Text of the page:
A website suggested finishing the main quest in Destiny 2 rather than doing all the side quests, so that when you do get to them, they give you better gear. So, OK, I finished the main quest. Only now I think I’m done.
Destroying the Death Star with handheld weapons
The main story is, I dunno, about 20 hours? It includes one mission I absolutely hated, because of the damn tank. Its controls are horrible, so I spent half the time driving it into walls and trying to extricate myself… you can call new tanks, and not infrequently I ran to the next spawn because that was easier than getting the old tank pointed in a reasonable direction. Plus I kept dying in one particular location, till I realized there was a separate fire mode I needed to be using.
But! The last few missions are actually pretty good! You have to eliminate the Legion’s Deathstar, you see. So you go to a Legion base, fight your way through the absurdly chunky structures favored by these space fascists, kill a big bad, and steal his key codes and his ship. This apparently isn’t noticed at all, so you can fly to the Deathstar and cause havoc. You blow it up and then head back to Earth to take out the biggest bad, old Ghaul the Inexplicable.
As I mentioned, you’re a mute unkillable zombie with no civilian applications, and that’s your secret weapon. They can’t kill you. So you get into a rhythm of shooting bad guys, hiding behind walls while you recover heath, and shooting some more. And occasionally ulting the hell out of them. (I still think the ults are doled out too sparingly, so you can never quite count on them. But if you think of them as a treat rather than an ability you should have, you’ll feel better. Plus, in the final battle they actually give you extra ults, so for once the final fight is kind of fun.)
There’s one brief section where you have to go into space. Now, the Deathstar is at the orbit of Mercury, so it’s hot. So you have to jump from shadow to shadow, while shooting enemies… or letting them fry as they cross the sunlit parts to come to you. This was pretty damn neat.
(The game, with its gift for astounding scientific illiteracy, calls this mission 1 AU. That of course is the orbit of Earth; Mercury is at about 0.4 AU.)
So, Ghaul doesn’t get to blot out the Sun, plus he’s dead. After this, the game lets you back in the Last City, suddenly filled with other players. Plus you get an engram, finally, which turns out to be a coupon for one piece of gear, and you can join factions, and you get a new spaceship, and the major NPCS have some gifts for you. And you can go back and do all those side missions.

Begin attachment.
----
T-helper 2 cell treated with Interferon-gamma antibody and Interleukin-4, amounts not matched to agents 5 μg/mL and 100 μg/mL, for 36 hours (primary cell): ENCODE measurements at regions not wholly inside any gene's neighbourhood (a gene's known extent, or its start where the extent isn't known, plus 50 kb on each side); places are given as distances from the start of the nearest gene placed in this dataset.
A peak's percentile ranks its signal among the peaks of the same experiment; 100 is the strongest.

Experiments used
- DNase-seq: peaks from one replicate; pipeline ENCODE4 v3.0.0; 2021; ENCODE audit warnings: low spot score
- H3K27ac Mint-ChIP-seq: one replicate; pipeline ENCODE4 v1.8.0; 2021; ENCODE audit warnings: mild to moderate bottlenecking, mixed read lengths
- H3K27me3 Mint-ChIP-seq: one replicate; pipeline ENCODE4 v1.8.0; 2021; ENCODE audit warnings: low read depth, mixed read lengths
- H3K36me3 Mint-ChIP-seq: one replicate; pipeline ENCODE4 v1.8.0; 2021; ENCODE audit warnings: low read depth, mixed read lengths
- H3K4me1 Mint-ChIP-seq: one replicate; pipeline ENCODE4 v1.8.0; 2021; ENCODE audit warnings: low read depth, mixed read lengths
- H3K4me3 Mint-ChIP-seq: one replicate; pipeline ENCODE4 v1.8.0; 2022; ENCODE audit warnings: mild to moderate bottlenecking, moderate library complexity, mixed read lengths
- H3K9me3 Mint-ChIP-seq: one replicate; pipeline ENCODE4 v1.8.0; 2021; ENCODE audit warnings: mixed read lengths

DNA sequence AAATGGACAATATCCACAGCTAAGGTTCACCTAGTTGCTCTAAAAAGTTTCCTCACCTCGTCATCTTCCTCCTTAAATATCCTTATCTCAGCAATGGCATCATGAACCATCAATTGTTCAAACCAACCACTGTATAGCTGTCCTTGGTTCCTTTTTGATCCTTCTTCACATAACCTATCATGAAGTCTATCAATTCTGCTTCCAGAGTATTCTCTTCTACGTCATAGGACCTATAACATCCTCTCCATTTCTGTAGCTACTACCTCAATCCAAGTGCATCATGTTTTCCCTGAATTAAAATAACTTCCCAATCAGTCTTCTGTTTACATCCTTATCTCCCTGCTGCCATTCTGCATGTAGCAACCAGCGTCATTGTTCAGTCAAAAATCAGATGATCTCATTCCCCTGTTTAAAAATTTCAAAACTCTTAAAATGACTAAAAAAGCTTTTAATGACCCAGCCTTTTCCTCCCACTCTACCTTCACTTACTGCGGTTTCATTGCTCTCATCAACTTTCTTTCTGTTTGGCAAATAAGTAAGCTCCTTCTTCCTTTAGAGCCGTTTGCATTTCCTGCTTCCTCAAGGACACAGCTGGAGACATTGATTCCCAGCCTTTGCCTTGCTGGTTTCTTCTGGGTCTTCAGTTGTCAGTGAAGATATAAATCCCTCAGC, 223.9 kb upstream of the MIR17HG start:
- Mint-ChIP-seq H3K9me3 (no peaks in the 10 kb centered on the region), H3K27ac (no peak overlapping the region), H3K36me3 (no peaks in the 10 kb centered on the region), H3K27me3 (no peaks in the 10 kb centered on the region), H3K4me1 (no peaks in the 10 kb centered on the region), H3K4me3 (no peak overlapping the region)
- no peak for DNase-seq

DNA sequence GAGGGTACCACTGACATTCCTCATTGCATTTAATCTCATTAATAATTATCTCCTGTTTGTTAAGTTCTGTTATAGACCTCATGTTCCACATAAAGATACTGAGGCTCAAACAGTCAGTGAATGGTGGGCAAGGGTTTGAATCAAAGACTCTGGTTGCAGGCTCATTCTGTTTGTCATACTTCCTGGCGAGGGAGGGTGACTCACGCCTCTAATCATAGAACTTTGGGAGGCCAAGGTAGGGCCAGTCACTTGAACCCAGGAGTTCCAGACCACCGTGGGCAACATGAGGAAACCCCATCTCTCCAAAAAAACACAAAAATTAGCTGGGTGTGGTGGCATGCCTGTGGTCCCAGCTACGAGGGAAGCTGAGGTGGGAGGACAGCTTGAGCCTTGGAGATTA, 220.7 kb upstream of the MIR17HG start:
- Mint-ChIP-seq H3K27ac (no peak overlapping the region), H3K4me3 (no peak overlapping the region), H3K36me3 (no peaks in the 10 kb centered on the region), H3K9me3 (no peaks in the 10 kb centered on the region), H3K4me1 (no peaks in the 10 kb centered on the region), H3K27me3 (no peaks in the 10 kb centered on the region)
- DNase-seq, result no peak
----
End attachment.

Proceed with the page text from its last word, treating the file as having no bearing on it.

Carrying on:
I might, but it turns out killing Ghaul has done a number on my motivation. Look, I just saved the Sun and the entire solar system, rescued the Traveler, and now everyone’s got the Light back rather than just me. And you want me to go fight some straggling aliens here and there? You got thousands of Guardians now, let them do it. I still have to go murder more of Ancient Greece.
I still don’t know what the other currencies are, and I think I only spent half my skill points. They have a dumb system where new skills replace the old ones– e.g. you can have three different types of grenades, but only use one kind at a time.
If I’d paid $60 for the game, I think I’d be a little disappointed… but for free, it’s a great diversion. It’s beautiful, it gives you plenty of things to shoot, and it has its moments (such as that run in the sun, or Nathan Fillion’s character). But it’s also rather clunky and confusing, it never quite knows what to do with its ideas, and it’s huge without being diverse. And the story is overblown, throwing in threats like “destroying the sun” without having this either make sense or have any real impact.
An example of the “ideas” problem: the enemy aliens are all just murderous things with red health bars. Only two of the Legion even have voice lines, and there’s not a moment where anything they do inspires respect or sympathy. Within the same company, you could look at World of Warcraft, where a lot of effort has been put into making the Horde interesting rather than just eeeevil; or Overwatch, where the villains have something to say for themselves and the heroes may be questionable.
Another example: the game is set all over the solar system, but they don’t (say) play with gravity, or distance from the sun, or atmosphere, or temperature. The surface gravity of Titan is 0.14 that of Earth; that’d be pretty interesting.
As for the hugeness, I think the best open world games don’t just give you things to shoot, they add other stuff. The Arkham games give you Riddler puzzles; Mass Effect has its romances; Beyond Good & Evil 1 throws in races, photography, and space pool; Fallout 4 has settlements; Saints Row lets you play dress-up and listen to the radio.
So, again, not a bad game. But, I dunno, it feels like a 20-hour game that thinks it’s a 200-hour game.